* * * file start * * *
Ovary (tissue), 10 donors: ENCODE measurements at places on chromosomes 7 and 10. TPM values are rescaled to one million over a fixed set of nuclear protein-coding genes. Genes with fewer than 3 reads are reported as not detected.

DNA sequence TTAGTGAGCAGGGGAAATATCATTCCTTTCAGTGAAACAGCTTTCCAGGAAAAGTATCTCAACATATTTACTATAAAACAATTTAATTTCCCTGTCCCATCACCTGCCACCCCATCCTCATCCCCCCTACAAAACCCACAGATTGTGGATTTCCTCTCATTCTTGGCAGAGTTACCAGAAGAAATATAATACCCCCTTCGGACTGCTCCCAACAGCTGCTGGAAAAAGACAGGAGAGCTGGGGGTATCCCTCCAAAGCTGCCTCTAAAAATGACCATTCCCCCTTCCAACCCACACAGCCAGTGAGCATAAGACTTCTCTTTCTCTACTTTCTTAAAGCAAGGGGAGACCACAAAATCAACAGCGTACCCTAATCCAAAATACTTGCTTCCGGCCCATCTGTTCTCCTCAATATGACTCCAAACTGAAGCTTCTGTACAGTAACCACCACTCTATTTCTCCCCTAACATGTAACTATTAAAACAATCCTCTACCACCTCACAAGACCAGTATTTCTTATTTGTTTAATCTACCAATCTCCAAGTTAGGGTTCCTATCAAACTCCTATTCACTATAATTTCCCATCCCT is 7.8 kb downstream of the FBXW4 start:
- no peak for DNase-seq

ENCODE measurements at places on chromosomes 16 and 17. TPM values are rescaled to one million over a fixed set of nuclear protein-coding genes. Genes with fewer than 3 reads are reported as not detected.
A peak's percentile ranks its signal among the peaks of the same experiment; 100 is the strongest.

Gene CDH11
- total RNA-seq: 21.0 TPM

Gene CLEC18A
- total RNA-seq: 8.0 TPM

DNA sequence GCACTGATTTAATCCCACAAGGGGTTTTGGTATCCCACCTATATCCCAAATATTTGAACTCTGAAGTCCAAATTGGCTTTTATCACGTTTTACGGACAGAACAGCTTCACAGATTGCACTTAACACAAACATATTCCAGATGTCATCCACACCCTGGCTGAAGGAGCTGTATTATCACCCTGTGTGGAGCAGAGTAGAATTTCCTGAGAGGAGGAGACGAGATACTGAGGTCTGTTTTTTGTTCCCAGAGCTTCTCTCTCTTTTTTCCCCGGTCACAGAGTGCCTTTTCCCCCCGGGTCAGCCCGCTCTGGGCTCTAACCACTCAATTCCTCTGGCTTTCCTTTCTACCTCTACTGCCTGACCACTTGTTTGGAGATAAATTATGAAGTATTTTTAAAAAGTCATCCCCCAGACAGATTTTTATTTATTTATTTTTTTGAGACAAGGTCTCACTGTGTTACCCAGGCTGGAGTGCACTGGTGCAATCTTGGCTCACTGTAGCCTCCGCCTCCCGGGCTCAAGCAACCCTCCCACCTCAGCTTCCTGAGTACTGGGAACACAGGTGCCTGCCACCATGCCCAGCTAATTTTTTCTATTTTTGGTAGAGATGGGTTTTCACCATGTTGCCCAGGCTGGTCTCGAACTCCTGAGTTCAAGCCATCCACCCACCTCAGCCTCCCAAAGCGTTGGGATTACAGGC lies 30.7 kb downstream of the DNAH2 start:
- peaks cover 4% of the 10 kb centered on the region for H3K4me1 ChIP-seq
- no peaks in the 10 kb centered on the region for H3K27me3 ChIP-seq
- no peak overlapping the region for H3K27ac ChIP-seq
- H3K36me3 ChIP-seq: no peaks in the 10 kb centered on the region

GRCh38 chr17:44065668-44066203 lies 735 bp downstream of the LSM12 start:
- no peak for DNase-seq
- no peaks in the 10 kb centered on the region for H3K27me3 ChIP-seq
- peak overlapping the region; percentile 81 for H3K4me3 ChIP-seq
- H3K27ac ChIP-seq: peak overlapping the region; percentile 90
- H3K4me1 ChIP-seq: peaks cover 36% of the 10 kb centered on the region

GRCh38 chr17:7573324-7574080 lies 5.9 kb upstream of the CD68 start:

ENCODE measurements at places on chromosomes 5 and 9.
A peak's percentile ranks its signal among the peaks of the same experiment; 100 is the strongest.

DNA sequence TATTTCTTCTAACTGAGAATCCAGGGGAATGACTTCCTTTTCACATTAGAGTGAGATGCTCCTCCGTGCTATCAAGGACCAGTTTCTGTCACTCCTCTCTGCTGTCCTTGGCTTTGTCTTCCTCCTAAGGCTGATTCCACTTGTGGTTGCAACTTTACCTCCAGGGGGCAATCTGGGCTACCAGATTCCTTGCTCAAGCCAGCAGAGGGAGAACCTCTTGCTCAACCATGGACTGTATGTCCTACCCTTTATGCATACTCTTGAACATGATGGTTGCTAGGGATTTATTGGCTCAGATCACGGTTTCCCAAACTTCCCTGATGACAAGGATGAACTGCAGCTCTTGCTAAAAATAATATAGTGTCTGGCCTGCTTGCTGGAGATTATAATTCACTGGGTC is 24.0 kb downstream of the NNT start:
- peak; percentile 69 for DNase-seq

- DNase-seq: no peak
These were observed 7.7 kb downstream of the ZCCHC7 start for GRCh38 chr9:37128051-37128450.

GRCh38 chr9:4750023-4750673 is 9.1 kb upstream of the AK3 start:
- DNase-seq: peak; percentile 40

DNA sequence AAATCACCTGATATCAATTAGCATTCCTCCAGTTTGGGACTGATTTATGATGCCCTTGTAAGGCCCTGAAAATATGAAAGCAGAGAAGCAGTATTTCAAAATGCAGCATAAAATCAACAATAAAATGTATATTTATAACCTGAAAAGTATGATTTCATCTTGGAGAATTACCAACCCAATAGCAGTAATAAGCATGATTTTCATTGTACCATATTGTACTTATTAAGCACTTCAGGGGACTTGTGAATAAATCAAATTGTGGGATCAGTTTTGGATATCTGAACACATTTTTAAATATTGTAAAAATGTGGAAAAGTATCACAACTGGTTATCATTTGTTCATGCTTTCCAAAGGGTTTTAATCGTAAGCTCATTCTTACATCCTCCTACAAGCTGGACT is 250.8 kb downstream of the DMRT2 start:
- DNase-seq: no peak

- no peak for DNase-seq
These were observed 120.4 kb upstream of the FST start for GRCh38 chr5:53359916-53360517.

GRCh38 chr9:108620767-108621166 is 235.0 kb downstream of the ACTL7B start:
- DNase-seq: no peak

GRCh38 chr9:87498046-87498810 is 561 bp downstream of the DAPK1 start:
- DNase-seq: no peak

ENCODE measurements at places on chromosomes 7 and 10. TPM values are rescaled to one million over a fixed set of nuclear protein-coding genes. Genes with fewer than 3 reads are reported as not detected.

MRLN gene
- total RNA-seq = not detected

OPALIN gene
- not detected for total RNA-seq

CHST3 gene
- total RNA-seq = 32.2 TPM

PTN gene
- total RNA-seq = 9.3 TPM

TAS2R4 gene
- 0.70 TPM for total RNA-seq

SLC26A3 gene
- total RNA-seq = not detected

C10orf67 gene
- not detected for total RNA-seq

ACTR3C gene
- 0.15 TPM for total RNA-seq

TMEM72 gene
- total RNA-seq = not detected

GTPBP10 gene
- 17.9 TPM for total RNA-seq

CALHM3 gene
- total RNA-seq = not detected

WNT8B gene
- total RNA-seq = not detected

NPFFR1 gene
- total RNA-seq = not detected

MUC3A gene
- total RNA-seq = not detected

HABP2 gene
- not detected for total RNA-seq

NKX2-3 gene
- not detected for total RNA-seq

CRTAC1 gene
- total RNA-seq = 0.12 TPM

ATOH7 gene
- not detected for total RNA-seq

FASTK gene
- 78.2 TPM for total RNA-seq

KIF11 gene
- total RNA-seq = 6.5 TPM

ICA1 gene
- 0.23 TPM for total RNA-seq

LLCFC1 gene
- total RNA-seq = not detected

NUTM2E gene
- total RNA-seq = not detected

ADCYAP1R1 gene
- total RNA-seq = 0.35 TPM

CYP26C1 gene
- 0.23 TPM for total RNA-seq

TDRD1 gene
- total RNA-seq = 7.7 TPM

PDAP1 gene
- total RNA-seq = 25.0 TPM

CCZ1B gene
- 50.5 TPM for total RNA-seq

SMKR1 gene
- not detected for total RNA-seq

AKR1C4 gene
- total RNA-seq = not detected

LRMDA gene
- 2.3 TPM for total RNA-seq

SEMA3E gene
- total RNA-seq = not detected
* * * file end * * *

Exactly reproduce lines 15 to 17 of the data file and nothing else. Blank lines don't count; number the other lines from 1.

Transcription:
GRCh38 chr17:44065668-44066203 lies 735 bp downstream of the LSM12 start:
- no peak for DNase-seq
- no peaks in the 10 kb centered on the region for H3K27me3 ChIP-seq